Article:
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Just ahead out of work elephants strike up the band. Stay tuned to Living on Earth. First, this animal update with Maggie Villiger.
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VILLIGER: What's an ant to do when its nest is threatened by flood? If you're a Cataulacus muticus ant living in Malaysia, you'd better have a contingency plan, because you make your home in the hollow nodes of giant bamboo plants deep in the rainforest. These ants build only one colony in a lifetime, so holding back the frequent deluges is a matter of life and death. Plan A: Batten down the hatches by blocking the doorway with your head. If this collective sandbag technique doesn't hold back the waters, move on to Plan B: Start drinking. Hundreds of ants fill up on the unwanted water seeping in their colony and head outside to excrete it away from the nest. Scientists dub this behavior "communal peeing." The ants keep at it in a kind of reverse bucket brigade until the waters recede and their home is dry. That's this week's animal update. I'm Maggie Villiger.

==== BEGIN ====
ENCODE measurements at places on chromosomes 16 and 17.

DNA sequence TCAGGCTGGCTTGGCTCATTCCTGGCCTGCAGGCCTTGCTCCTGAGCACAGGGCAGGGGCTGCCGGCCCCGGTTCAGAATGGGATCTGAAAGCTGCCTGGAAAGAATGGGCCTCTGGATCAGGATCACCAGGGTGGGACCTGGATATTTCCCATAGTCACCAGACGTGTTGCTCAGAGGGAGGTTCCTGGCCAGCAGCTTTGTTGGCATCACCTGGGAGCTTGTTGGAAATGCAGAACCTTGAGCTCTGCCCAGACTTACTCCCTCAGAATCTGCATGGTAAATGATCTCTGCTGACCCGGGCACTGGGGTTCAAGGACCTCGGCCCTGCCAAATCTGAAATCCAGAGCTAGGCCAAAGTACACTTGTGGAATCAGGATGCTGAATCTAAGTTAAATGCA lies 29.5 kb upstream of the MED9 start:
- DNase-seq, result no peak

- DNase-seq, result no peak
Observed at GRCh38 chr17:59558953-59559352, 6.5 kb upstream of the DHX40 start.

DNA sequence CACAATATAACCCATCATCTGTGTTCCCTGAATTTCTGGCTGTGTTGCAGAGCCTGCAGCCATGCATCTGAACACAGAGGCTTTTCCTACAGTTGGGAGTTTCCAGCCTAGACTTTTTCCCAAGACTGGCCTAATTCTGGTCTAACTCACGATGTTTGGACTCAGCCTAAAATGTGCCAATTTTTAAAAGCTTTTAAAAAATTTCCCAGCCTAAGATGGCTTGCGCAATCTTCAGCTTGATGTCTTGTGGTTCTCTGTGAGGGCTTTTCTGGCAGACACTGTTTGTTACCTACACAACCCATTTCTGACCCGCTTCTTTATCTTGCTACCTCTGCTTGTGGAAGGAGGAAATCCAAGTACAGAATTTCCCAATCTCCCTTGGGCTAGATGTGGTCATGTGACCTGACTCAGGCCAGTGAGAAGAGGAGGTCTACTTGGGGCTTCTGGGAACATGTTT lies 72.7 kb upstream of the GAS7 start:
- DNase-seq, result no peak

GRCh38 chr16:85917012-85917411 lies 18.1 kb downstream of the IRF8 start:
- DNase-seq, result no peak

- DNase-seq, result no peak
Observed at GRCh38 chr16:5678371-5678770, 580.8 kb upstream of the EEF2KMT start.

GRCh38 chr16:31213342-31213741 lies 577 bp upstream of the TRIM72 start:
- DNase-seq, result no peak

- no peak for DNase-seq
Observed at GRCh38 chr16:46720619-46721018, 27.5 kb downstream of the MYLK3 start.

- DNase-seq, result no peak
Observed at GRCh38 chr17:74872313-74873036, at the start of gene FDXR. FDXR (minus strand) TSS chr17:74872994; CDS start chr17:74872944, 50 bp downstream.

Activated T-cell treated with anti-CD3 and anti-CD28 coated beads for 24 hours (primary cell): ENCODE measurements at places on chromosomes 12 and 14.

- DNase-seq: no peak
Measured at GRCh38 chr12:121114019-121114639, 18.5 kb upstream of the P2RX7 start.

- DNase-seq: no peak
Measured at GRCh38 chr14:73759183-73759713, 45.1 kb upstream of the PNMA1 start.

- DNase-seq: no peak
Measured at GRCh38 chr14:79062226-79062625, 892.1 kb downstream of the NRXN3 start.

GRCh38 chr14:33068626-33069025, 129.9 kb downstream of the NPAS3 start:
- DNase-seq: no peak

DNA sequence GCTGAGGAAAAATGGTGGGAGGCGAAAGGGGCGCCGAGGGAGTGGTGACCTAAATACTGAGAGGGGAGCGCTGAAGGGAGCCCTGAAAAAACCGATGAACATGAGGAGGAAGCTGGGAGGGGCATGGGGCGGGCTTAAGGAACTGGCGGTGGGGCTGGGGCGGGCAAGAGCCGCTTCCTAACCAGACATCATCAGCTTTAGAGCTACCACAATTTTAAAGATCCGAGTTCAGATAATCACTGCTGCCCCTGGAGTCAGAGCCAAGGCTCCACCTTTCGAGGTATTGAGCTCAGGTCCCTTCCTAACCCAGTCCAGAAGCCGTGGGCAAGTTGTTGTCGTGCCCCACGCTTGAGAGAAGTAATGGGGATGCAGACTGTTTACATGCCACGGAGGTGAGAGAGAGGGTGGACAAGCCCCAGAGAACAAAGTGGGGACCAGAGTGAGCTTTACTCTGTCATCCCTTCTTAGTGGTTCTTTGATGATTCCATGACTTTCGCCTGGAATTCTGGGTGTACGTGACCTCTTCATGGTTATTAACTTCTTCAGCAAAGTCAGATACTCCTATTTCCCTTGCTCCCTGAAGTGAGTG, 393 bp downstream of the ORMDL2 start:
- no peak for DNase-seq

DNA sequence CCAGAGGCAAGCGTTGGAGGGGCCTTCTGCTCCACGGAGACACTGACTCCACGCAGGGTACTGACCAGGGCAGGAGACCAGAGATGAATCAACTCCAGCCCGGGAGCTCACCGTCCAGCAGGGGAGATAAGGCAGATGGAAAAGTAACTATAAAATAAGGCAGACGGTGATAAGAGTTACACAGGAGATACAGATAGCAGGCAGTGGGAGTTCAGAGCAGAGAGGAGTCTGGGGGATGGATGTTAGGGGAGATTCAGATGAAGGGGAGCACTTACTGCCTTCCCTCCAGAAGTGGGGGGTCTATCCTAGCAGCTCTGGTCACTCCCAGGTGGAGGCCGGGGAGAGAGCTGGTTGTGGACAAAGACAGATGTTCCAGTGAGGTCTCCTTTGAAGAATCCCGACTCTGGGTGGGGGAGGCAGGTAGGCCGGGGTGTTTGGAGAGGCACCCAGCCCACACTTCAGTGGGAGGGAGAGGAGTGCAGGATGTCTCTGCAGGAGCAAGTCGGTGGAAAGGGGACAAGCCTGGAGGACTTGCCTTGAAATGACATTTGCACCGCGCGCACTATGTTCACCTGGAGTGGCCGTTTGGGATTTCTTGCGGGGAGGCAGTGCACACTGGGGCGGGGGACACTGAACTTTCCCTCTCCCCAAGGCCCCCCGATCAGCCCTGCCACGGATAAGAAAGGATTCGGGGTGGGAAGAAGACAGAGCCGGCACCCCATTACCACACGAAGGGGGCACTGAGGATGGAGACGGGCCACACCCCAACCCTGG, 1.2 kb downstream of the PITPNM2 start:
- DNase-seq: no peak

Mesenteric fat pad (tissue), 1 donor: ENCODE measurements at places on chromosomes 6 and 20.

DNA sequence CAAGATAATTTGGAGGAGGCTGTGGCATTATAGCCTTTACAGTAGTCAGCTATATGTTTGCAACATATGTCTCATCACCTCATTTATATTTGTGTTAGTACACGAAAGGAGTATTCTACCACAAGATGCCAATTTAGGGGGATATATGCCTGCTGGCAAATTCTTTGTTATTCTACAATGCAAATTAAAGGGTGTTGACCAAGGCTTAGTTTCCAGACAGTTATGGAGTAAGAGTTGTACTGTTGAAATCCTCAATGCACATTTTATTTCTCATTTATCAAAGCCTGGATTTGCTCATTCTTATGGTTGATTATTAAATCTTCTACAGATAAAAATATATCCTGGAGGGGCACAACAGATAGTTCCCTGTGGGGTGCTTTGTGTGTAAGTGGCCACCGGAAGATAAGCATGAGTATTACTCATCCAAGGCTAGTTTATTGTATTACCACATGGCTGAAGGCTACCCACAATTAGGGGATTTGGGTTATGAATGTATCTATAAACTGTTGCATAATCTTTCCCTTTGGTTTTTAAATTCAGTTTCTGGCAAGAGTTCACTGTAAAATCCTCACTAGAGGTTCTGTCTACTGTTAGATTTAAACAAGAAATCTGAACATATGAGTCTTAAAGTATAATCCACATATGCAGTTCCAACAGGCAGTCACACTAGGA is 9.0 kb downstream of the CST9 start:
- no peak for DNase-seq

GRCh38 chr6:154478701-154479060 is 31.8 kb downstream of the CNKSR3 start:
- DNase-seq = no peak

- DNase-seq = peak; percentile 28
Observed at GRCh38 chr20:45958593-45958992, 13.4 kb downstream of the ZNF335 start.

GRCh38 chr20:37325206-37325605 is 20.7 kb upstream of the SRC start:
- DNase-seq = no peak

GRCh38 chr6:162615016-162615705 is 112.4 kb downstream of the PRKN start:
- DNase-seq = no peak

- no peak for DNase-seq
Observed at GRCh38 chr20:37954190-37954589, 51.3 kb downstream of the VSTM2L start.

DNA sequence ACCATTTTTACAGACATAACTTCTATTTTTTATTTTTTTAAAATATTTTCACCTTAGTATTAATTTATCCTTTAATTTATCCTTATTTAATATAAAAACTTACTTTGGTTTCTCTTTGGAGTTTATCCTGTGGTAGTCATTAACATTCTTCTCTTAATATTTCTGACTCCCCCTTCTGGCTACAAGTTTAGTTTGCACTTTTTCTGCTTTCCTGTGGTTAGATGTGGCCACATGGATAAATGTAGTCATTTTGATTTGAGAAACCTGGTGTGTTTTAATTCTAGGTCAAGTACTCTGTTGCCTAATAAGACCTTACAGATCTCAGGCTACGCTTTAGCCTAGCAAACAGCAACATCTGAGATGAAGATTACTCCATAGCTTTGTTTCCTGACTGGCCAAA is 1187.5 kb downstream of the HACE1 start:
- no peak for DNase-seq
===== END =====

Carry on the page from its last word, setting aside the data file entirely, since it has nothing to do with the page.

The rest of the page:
CURWOOD: And you're listening to Living on Earth.
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